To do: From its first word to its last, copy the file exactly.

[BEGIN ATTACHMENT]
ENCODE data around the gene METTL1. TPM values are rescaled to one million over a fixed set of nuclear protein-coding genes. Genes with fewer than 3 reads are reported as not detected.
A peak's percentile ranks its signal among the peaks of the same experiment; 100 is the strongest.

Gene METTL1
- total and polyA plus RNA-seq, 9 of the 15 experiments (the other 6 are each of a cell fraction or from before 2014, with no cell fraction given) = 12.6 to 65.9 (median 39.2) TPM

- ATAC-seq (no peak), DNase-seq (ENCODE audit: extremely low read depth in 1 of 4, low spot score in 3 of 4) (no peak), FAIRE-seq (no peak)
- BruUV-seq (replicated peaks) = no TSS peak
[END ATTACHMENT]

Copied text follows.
ENCODE data around the gene METTL1. TPM values are rescaled to one million over a fixed set of nuclear protein-coding genes. Genes with fewer than 3 reads are reported as not detected.
A peak's percentile ranks its signal among the peaks of the same experiment; 100 is the strongest.

Gene METTL1
- total and polyA plus RNA-seq, 9 of the 15 experiments (the other 6 are each of a cell fraction or from before 2014, with no cell fraction given) = 12.6 to 65.9 (median 39.2) TPM

- ATAC-seq (no peak), DNase-seq (ENCODE audit: extremely low read depth in 1 of 4, low spot score in 3 of 4) (no peak), FAIRE-seq (no peak)
- BruUV-seq (replicated peaks) = no TSS peak